We followed our African tradition and threw a Harambee Party on Sunday, May 19 http://hekimagreatlakesmessenger.blogspot.com/2013/05/frequently-asked-questions-faq-about.html.)    We feel like we know so few people in Chicago, but 82.75 people attended.  (To see photos of the Harambee check out https://www.facebook.com/media/set/?set=a.10151365289741364.1073741832.650346363&type=3.) 
(For more reading on Harambee see

The Lord worked through our community’s faith to discover another $1,000.  (If you would like to contribute to the Harambee send a check to Caleb Jenkins, 108 Kellogg Place, Wheaton, IL, 60187.)

                So now just for a moment say you want to assure that your child will be socially adaptable, an academic success, and a spiritual entrepreneur?   

                We recommend you trust the Lord’s promptings, take risks of faith, nurture all you
Cheering with the Simba Kampala Kid's League team
can through those transitions, and then let the Lord do the surprising.

                When the history of Africa’s Great Lake’s Missionary Kids are written we believe there will be a footnote that says, “Definition of MK (Missionary Kid) Resilience – AKA Caleb Jenkins academic year 2012-2013."

                Yebaleko ssebo.   (Well done, sir.)

Friday, May 10, 2013


   One of the debates in contemporary missions is about definitions.   What is a missionary?  A few of my colleagues use the criteria of a being a “faith mission” as part of the definition.   These friends of mine define missionary to be one who raises his personal support through prayer; and networking with family, friends, and churches.   The definition almost makes sense until one opens Acts 18, and finds Paul without financial support making tents in Corinth.   Does Paul take a missionary break then?   Acts says clearly no.   He keeps preaching, making disciples, and developing churches.

                I’m convinced being a missionary is about the function that a missionary provides to the body of Christ.   A missionary is one sent from his earthly home by the Holy Spirit for the purpose of making disciples and developing churches.

                Yet, sometimes both economics and local sending church dynamics make this missionary task difficult for one to make a living.   

                In Uganda I traded cars and puppies for cash.   In Rwanda, I lectured at Kigali Institute
A batch of our puppies.  Thank you Lord
of Science and Technology (KIST) to first get a visa
.  I also was paid a retainer some years by Hendrix College to facilitate the Rwanda Presidential Scholars.  In all nations I’ve been a missionary I’ve volunteered with many different organizations just to be salt and light.   (A few assumed I was paid as they saw my joy, but it was just pure missionary fun.)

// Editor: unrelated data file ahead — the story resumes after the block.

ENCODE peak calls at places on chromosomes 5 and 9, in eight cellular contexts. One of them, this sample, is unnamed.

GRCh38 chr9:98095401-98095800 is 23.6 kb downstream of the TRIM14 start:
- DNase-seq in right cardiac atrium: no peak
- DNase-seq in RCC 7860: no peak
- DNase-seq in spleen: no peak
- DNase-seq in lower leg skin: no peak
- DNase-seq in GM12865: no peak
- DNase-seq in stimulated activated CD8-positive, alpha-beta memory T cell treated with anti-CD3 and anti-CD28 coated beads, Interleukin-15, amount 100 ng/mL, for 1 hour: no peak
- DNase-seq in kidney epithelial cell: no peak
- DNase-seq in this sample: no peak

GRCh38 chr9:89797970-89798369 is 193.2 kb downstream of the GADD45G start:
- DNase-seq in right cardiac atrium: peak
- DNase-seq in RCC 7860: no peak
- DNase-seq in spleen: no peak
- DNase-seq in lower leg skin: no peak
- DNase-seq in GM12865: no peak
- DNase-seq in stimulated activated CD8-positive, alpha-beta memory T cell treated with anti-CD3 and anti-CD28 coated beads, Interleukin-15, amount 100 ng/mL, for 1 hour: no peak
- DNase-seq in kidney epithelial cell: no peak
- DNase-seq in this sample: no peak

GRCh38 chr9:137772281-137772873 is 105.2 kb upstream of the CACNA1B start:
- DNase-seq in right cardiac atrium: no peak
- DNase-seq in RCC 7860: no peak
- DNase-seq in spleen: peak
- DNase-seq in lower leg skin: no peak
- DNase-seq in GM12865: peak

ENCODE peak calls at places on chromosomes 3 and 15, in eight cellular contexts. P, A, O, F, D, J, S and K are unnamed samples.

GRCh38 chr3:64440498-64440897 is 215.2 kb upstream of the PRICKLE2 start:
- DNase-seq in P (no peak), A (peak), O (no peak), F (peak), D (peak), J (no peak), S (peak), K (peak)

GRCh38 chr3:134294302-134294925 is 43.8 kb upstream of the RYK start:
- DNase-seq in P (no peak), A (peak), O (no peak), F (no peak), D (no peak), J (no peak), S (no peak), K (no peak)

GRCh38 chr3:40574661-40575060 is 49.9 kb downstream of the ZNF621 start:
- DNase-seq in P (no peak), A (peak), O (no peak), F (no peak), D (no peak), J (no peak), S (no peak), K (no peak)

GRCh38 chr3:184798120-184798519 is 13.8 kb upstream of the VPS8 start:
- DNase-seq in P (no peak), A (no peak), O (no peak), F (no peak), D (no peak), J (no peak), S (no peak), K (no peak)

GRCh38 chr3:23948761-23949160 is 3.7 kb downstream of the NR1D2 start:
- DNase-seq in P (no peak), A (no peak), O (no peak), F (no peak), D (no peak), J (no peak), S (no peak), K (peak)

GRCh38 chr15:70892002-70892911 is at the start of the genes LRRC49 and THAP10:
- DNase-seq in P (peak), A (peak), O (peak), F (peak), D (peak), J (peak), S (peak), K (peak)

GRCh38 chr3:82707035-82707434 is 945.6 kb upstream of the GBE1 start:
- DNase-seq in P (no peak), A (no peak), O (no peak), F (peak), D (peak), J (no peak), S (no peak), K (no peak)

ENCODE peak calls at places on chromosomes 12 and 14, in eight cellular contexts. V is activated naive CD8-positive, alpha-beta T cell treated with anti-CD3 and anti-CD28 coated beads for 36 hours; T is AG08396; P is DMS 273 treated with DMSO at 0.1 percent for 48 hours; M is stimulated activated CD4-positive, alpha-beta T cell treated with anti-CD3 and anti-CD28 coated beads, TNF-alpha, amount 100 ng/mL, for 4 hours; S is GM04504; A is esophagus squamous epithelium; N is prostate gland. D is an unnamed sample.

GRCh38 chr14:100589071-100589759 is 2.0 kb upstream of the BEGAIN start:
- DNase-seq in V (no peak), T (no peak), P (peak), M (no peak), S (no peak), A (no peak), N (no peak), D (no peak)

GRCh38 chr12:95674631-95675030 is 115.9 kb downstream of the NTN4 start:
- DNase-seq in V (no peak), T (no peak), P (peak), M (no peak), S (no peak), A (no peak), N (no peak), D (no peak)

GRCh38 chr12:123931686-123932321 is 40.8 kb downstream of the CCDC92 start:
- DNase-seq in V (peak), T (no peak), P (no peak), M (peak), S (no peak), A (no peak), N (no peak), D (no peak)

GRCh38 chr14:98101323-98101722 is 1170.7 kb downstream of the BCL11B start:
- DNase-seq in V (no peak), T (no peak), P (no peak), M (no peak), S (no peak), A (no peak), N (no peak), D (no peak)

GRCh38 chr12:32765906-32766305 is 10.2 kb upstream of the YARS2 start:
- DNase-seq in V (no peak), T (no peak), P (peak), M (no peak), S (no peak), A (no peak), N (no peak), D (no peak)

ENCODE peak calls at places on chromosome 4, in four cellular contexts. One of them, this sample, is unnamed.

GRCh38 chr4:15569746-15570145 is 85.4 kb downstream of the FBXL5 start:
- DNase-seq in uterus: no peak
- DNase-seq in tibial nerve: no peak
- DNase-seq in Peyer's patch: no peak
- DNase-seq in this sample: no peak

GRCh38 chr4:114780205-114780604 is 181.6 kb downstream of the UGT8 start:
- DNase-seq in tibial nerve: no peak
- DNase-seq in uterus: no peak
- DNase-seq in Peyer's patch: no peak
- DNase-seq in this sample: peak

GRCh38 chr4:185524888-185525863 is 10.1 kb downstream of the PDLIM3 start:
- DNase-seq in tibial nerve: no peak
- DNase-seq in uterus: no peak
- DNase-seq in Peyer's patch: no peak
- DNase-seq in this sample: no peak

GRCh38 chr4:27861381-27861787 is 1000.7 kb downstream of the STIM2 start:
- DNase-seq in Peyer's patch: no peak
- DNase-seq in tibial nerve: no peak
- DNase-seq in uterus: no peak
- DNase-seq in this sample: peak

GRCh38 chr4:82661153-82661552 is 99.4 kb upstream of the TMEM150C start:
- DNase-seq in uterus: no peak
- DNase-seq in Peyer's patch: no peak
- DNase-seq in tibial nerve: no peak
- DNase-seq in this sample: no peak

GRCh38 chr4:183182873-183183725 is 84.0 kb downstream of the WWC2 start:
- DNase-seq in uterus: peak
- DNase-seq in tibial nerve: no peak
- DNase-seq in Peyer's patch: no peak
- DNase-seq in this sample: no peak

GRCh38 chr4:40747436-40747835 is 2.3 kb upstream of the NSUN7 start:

Each month that passes in the USA convinces me more and more of America’s need for missionaries.   Yet, each month our steady support drops.   I’ve been looking for work.

                A friend called me about a month ago, and suggested I blog about the journey.  It has been a great learning curve and ethical wrestling match.  I was worried if people in the USA knew I was looking for extra work our family’s support would further decline.   My friend felt just the opposite.   I’ve learned to trust friends’ judgment.   Here’s the job hunting journey:

                The first friends to offer their counsel when they heard that one of our key partners was unable to continue to support us as missionaries were employees of the American government.   They knew that God had blessed us with friendships among many diverse leaders in East Africa.   They also knew that the Lord had given us greater insight into Africa’s Great Lake’s region than most who share our skin color.   They suggested we apply for employment with the American government analyzing dynamics in Africa.   They pointed us in an application direction.   I took a look and wrestled for two weeks.   A few weeks before the suggestion a Munyrawanda woman adviser told me there was a rumor already I had such a job.  I think the Lord led her to prepare me for the discussion.   I cannot judge my friends who do such labor.  They keep me and others safe.   Yet, the jobs would require for me to betray pastoral confidences.   Also, it would require living in a world of shadows.   My call is to bring light.  At best I only have five to six decades of life remaining on this earth.   My primary loyalty is to an eternal kingdom.   To pursue this job option was not an ethical option for my missionary call.

                Many consider me to be a skilled preacher.   Churches where I have preached have grown.  At times my preaching has created tension, but time has shown those tense moments were usually ones where the prophetic nature of preaching confronted sin.   My heritage is in a cappella Churches of Christ.   A few Churches of Christ in Chicago were in transition.   I applied for jobs as an interim preacher.   No one called.  All sent gracious letters saying they found another.   I don’t know the reason that no one called.   However, God gave us an opportunity in Rwanda to fully embrace my heritage’s Restoration ideals.   Like those who went before me this came with a cost.  I am rarely called to preach in a cappella Churches of Christ, but always thankful for an opportunity to serve my spiritual extended family.